Taiwan/China/Hong Kong, 2013, colour, 2.35:1, 117 mins.
Director: Zhou Jielun [Jay Chou].
A wannabe retro musical that sinks in styling overkill and half-baked ideas.
Galilee city, somewhere in Greater China, around the 1970s. Orphaned best friends Langzigao (Zhou Jielun), Hei Lun (Ke Youlun), Zeng Danhua (Song Jianzhang) and Zhang A Lang (A Lang) live in a rooftop community, in a crowded area of the city, where they’ve been raised by their de facto foster mother Moli (Xu Fan). When they’re not in the bowling alley, Langzigao, Zeng Danhua and Zhang A Lang work for a doctor, Bo (Zeng Zhiwei), who runs his herbal-medicine business with a touch of showbiz, likes flashy cars and has a stupid son, Douhua (Lin Youzhi). Hei Lun works as a “rent collector” from small businesses in the southern district for Galilee’s ruthless godfather – and major benefactor – Lei (Wang Xueqi). Pleased with Hei Lun’s work, Lei also gives him Dragon Gate Baths as part of his collection turf, much to the jealousy of Lei’s favoured sidekick, Hong Mao (Huang Huaichen). Langzigao idolises Li Xin’ai (Lin Xin’ai), a girl in a shampoo advertisement that overlooks The Rooftop; one day, he finally bumps into her in the street while she’s filming a romantic musical drama, Twilight Bandit 黄昏大盗, with male star Xu Wei (Qiu Kaiwei). Langzigao gets a job on the film as a stunt double and finally invites her out, along with his three pals, to the night market at Lovers’ Lake. Afterwards, she goes back with them to The Rooftop, where she tells Langzigao she was forced to sign with Xu Wei’s company because of gambling debits her father (Zhong Zhentao) owes him. When Xu Wei hears she has been spending time with Langzigao, he determines to wreck the relationship.
The Rooftop 天台 is proof that a film devoid of purpose or invention will always remain so, however much money, star power and technical expertise are thrown at it. After an impressive debut as a director six years ago with college melodrama Secret 不能说的秘密 (2007), Taiwan singer-actor Zhou Jielun 周杰伦 [Jay Chou] aims much higher and falls much farther with his second film-making gig, a rare attempt at a Chinese-language musical comedy. Set like Secret in a kind of idealised, fairytale universe, it certainly has the raw material to realise its aims and the basic simplicity to work as a musical. But at every stage the movie fails to build on its promise and to show any clue how to construct a musical comedy, ending up as a grab-bag of third-hand ideas that hawls its way across two, increasingly wearisome hours.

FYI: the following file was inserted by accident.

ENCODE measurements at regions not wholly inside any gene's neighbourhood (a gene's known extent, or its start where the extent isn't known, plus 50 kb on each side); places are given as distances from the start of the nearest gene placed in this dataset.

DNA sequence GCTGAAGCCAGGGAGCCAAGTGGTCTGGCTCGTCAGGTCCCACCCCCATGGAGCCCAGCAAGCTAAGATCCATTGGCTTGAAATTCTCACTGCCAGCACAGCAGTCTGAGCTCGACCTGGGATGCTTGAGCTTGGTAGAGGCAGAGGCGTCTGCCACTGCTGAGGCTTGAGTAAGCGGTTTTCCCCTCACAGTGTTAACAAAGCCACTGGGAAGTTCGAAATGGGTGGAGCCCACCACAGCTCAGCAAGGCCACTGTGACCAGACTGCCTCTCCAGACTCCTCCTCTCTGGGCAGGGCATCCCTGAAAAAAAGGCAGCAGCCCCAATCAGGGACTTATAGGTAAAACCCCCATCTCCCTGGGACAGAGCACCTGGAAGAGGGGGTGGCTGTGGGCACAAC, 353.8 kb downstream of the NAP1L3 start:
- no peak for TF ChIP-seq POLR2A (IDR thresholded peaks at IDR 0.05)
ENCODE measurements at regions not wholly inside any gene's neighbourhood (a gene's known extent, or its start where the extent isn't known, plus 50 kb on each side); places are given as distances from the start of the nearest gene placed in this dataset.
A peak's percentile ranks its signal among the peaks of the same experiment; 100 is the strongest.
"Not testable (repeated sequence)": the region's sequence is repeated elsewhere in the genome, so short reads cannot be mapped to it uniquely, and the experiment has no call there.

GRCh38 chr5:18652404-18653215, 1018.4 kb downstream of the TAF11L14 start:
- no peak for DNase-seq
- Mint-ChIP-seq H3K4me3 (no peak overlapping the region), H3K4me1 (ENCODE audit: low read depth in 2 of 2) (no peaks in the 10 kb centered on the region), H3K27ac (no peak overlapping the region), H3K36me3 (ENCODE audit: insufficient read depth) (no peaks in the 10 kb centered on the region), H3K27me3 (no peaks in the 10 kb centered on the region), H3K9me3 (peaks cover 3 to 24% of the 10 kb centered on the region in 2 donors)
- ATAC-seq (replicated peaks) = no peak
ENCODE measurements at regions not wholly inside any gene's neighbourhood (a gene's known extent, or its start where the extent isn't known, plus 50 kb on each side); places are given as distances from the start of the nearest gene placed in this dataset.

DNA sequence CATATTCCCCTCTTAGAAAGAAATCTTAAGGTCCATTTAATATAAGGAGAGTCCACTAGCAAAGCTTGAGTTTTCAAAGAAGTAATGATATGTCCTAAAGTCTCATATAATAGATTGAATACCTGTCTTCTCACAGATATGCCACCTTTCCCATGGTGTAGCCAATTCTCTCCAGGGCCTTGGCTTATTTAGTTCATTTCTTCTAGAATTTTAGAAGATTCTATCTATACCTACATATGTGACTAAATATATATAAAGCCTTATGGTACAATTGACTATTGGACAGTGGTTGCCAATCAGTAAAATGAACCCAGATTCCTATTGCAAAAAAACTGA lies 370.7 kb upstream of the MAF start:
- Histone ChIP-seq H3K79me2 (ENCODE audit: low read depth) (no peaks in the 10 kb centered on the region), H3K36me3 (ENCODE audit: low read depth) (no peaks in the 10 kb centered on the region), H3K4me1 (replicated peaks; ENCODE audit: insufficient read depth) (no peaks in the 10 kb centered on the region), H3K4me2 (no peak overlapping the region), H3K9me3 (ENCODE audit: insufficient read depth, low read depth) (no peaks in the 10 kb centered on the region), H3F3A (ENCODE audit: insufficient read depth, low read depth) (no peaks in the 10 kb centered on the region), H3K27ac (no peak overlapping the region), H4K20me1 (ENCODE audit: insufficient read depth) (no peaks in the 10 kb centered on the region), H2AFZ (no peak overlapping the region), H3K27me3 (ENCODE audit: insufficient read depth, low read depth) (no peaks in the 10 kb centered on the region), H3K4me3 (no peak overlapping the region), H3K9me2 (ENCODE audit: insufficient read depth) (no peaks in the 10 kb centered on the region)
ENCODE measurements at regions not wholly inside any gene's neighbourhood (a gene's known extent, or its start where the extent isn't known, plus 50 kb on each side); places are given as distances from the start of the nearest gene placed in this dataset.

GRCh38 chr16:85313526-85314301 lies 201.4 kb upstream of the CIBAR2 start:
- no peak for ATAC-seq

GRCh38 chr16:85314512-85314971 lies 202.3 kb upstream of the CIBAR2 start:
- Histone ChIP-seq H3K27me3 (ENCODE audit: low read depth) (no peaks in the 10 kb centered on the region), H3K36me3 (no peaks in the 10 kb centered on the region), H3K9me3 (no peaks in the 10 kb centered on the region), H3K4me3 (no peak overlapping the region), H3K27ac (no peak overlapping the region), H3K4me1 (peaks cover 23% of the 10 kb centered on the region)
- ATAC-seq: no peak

Though a Sino-pudding in financing and casting, and set in a fictional city (“Galilee”) in what could be any time from the 1950s to 1980s but averages out around the 1970s, the film actually has a strong local flavour. Like “Harbour City” in Black & White Episode I: The Dawn of Assault 痞子英雄首部曲 全面开战 (2012), there’s no mistaking this is really Taiwan by any other name – from the small-town feel, the parochial attitudes and humour, to the calligraphy, scooters and US influences.
There’s nothing endemically wrong with that. But in what is basically a Taiwan period youth movie, it makes the three elder guest stars – China’s Wang Xueqi 王学圻 and Xu Fan 徐帆, with their northern Mandarin and gravitas, and Hong Kong’s Zeng Zhiwei 曾志伟 [Eric Tsang], with his southern Mandarin and antics – look even more out of place, as if they’ve wandered into the wrong movie by mistake. In a low-key part, Hong Kong’s Zhong Zhentao 钟镇涛 [Kenny Bee], now settled down into father roles, doesn’t stick out so much. Nor, unfortunately for the film, does the only other non-Taiwan lead, 22-year-old, Xi’an-born Lin Xin’ai 李心艾 – who has interesting looks (she’s quarter-Russian), no prior acting experience, and a cute-squeaky voice that only underlines the one-dimensional nature of her girlfriend role.
The essentially modest Secret went for a glossy, South Korean look, doused the soundtrack in orchestral and piano music, and had two actresses (Gui Lunmei 桂纶镁, Zeng Kaixuan 曾恺玹) who brought some personality to their sterotypical roles. However, with Rooftop Zhou is much more ambitious – tipping his hat to a string of western musicals from Saturday Night Fever (1977) to Grease (1978); composing over a dozen musical numbers that range from Central Euro klezmer, through calypso, waltz and The Bee Gees, to ensemble dances; and unleashing an orgy of production and costume design on a level with Baz Luhrmann’s Moulin Rouge! (2001). Ace Taiwan d.p. Li Pingbin 李屏宾 [Mark Lee] is again on hand, as is Hong Kong stylist Wu Lilu 吴里璐 [Dora Ng], and they’re joined this time by Japan’s Akatsuka Yoshihito 赤塚佳仁, art director on Warriors of the Rainbow 赛德克•巴莱 (2011) and set decorator on Kill Bill: Vol. 1 (2003), to complete the hyper-retro look.